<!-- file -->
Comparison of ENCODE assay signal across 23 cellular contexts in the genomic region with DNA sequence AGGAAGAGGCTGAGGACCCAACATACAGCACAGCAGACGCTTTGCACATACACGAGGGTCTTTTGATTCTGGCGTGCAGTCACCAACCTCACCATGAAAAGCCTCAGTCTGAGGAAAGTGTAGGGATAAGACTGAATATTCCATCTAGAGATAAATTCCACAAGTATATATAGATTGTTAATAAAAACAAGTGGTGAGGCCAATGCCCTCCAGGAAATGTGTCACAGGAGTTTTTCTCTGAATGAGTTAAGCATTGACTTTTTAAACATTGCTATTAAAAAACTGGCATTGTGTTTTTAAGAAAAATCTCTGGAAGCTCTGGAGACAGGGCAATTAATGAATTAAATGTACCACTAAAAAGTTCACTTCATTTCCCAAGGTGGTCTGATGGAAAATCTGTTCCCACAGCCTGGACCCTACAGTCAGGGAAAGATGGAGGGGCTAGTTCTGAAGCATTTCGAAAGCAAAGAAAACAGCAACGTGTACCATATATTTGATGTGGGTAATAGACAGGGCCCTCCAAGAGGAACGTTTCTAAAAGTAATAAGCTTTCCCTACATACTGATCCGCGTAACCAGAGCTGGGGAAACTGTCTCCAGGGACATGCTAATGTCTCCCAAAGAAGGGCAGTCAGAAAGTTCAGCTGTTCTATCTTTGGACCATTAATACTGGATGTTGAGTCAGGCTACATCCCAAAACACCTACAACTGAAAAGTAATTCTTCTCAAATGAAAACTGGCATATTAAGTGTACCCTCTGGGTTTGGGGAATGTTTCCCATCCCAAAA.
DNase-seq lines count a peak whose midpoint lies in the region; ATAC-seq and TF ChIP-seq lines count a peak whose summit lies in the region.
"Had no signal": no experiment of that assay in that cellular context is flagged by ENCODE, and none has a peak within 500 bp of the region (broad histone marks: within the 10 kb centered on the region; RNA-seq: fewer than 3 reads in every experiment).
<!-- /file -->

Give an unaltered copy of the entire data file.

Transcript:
Comparison of ENCODE assay signal across 23 cellular contexts in the genomic region with DNA sequence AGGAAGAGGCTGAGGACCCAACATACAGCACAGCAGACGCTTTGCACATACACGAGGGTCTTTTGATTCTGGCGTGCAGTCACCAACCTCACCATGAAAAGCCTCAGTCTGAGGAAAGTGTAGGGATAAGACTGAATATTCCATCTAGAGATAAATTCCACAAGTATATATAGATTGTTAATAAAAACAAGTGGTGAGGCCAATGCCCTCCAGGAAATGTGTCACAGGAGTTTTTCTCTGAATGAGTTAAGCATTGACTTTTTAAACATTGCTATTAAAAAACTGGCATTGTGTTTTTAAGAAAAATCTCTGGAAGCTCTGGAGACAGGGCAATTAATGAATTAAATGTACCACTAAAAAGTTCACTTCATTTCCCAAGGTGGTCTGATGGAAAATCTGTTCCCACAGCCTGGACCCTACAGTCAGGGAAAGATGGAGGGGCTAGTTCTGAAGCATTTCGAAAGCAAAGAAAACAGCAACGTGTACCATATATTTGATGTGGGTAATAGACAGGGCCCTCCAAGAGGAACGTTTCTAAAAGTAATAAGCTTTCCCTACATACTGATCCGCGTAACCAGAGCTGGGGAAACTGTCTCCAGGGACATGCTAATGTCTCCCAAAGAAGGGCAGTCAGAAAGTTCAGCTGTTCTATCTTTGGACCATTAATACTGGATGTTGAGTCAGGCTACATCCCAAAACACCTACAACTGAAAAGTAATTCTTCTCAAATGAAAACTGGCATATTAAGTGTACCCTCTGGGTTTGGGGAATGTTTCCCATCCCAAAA.
DNase-seq lines count a peak whose midpoint lies in the region; ATAC-seq and TF ChIP-seq lines count a peak whose summit lies in the region.
"Had no signal": no experiment of that assay in that cellular context is flagged by ENCODE, and none has a peak within 500 bp of the region (broad histone marks: within the 10 kb centered on the region; RNA-seq: fewer than 3 reads in every experiment).